Since I took responsibility for the road safety brief last May, one statistic has struck me vividly: 60% of road deaths take place on country roads. That proportion rises to 80% for young drivers, so it is crucial that we do more to improve the safety of our country roads. In October, we relaunched the THINK! country roads campaign, which is aimed at getting motorists, particularly younger males, to slow down, be more vigilant and brake before reaching bends rather than at them. Last year’s campaign was successful in changing behaviour and raising awareness of the unexpected hazards that can be found in rural areas.
I am pleased to be supporting the Road Safety Foundation and the Royal Automobile Club Foundation in their forthcoming work with local authorities to identify safety problems through the star rating approach, and to identify cost-effective solutions for the most high-risk roads. I hope that work can provide a model for wider adoption by local authorities.
I want to go further in investigating what more my Department can do to offer tangible support to those areas with the most dangerous roads. In the autumn statement on
We published our road safety statement in December last year, and I would like to update the House on the hard work we are doing to carry out its priorities. Drug-driving has been a growing problem. We have provided £1 million to police forces in England and Wales to support drug-driving enforcement. As a result, nearly 5,000 drug-drivers were convicted in the first eight months of this year, compared with just 879 in the whole of 2014. In March, we launched a THINK! campaign to educate people on the dangers of drug-driving and to send a clear message that it is unacceptable and that the consequences of doing it are very serious. Figures show that a fifth of convicted drug-drivers have previously been banned for drink-driving, so just last month I announced the launch of a new pilot impairment course, with drug-driving education being added to the existing drink-drive offenders courses in England and Wales. Around 1,000 drink-drive offenders will participate in the pilot courses and we will consult on the results next year.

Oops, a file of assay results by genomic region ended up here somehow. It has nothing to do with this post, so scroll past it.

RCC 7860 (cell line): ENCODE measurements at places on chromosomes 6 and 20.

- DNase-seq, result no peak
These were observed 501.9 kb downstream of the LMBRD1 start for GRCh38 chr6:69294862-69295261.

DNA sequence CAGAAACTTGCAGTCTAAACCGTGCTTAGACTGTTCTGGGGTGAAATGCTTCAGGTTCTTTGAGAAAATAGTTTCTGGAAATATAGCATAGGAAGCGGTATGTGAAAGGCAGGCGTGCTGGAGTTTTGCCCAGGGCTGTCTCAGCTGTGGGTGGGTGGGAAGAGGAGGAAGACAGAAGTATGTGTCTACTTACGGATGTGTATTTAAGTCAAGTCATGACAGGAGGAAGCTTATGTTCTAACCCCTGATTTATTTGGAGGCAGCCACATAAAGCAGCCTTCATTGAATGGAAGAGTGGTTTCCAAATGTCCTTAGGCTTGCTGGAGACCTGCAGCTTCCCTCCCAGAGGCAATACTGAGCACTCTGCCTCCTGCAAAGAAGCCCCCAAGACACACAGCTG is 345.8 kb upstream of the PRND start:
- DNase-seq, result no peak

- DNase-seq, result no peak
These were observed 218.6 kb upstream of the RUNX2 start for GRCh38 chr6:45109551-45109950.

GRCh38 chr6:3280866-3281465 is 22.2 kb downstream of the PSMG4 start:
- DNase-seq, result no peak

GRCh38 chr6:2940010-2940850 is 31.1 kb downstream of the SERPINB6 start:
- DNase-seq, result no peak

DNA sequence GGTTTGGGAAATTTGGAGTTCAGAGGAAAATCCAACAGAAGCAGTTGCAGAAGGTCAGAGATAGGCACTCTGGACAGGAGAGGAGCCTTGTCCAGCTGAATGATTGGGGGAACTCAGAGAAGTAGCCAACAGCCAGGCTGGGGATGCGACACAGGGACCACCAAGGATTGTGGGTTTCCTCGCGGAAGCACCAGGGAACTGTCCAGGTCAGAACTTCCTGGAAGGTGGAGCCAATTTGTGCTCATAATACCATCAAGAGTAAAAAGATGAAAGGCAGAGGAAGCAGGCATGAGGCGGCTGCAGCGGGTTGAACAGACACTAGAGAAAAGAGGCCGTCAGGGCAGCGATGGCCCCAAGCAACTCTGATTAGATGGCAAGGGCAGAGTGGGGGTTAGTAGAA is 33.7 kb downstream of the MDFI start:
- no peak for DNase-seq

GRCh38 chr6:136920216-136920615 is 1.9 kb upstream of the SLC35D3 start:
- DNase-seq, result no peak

Lots of colleagues mentioned mobile phones. We have consulted on increasing the penalties for those who drive while using a handheld mobile phone. In line with the view of the majority of the more than 4,000 people who responded to the consultation, we are going further than the original proposals. Only this morning an order was approved for higher penalties for people using their mobile phones while driving, whether they are texting, calling or using an app. In future, motorists will receive a fixed penalty notice of six penalty points plus a £200 fine. That is a significant change that will make a difference. Once Parliament has approved the order—it has to go to the upper House next—we expect the new regime to take effect on
Handheld mobile phone use was a contributory factor in 22 fatal crashes in 2015, each one of which was a needless tragedy. We must bring that number down. One of the most challenging parts of my role is meeting some of the devastated families whose loved one has been killed by someone using a mobile phone while driving. Such families are obviously incredibly upset and angry—there is a sense of frustration, which leads to anger that they have lost a loved one because of something that could have been prevented so easily. Drivers of large goods vehicles and passenger service vehicles who commit the offence will continue to face the traffic commissioners, who regulate their conduct and have the power to review and suspend their vocational licence entitlement to drive such vehicles. Given the damage that can be done, that is proportionate; we are all aware of cases that have made the news.
When the law changes, we will be supporting it with a THINK! campaign to leave people in no doubt at all of the seriousness of the issue. It is appropriate to view this as going in the same social direction as we have managed to go in with drink-driving. We want it to be as socially unacceptable to use a mobile phone while driving as it is to drink and drive.